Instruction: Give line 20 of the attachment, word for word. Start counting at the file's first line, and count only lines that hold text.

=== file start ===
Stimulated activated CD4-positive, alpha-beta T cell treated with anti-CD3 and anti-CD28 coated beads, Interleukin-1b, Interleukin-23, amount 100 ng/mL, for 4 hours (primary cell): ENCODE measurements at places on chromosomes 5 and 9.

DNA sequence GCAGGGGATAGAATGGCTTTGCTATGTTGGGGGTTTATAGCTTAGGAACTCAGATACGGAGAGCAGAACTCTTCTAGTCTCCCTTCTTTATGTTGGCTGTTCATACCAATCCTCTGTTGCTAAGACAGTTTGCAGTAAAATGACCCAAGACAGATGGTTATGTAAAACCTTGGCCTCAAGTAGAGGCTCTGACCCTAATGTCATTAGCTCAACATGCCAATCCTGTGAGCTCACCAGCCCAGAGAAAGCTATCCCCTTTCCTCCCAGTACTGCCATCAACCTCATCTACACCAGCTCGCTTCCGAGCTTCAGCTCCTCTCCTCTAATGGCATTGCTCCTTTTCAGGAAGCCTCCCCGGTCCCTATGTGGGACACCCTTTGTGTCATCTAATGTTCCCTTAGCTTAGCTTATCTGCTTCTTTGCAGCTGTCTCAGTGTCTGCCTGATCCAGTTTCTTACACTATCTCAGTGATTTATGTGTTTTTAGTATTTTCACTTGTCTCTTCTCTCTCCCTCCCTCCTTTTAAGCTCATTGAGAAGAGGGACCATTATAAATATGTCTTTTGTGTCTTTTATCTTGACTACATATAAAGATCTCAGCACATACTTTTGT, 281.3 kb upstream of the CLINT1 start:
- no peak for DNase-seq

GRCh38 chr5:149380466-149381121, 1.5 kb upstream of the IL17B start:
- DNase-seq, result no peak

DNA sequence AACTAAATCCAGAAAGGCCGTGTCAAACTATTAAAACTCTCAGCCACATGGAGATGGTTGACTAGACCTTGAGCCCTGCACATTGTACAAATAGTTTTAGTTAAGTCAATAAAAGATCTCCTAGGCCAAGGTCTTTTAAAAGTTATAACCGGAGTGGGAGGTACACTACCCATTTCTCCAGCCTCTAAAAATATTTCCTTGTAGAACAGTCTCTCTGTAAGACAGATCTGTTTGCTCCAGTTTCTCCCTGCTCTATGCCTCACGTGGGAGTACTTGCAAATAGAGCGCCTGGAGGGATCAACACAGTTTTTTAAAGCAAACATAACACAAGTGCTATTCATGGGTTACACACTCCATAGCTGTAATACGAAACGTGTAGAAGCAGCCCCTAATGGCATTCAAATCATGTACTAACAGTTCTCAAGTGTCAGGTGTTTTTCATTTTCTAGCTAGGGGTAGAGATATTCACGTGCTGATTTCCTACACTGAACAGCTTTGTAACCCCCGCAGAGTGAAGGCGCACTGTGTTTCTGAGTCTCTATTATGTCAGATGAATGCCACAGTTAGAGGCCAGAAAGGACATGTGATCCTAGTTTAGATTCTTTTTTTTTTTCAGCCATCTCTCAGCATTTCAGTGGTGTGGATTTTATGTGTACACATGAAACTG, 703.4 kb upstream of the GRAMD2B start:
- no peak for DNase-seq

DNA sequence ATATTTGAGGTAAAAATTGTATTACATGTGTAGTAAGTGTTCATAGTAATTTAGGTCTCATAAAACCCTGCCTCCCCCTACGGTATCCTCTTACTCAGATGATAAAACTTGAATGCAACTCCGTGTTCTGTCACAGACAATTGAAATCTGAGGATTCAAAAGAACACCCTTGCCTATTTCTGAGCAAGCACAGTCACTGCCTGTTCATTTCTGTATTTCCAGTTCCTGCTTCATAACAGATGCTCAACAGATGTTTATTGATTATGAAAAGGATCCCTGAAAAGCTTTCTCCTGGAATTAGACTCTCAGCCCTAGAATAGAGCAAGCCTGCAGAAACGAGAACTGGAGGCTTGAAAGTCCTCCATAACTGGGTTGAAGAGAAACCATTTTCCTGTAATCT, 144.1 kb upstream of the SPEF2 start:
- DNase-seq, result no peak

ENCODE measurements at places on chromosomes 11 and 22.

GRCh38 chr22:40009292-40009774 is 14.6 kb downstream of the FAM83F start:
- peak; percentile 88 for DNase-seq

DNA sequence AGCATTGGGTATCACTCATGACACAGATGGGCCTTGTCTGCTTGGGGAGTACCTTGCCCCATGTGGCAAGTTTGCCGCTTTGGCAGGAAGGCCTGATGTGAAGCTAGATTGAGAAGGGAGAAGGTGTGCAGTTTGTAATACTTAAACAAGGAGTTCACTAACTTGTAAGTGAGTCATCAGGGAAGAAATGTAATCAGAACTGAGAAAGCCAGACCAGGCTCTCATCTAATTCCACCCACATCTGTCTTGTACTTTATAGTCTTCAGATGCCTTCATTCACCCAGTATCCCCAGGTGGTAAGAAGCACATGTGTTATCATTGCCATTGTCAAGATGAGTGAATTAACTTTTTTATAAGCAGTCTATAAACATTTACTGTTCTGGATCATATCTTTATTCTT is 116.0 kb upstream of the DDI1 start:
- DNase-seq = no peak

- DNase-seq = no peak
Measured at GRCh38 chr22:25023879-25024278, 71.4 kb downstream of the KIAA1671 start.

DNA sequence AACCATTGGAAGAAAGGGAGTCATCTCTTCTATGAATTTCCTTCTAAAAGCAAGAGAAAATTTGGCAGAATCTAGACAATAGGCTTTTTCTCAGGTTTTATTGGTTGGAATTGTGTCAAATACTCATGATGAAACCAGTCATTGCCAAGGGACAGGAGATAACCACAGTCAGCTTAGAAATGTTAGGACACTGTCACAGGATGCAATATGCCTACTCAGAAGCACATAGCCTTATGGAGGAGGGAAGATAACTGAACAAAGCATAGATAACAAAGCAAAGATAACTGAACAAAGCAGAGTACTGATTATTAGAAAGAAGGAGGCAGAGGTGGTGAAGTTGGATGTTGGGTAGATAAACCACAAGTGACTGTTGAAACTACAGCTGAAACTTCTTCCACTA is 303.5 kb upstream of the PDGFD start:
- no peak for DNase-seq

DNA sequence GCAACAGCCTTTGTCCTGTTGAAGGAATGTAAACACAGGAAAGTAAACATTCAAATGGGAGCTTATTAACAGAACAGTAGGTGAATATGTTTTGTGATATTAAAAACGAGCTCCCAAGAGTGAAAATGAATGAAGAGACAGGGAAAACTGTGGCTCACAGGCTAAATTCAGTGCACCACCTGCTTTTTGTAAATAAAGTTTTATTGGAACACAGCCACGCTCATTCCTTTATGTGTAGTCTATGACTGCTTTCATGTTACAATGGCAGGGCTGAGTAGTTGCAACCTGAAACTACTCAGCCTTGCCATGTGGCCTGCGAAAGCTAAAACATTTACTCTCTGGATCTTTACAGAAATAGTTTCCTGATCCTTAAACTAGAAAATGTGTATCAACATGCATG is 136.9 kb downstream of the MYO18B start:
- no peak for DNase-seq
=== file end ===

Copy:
- no peak for DNase-seq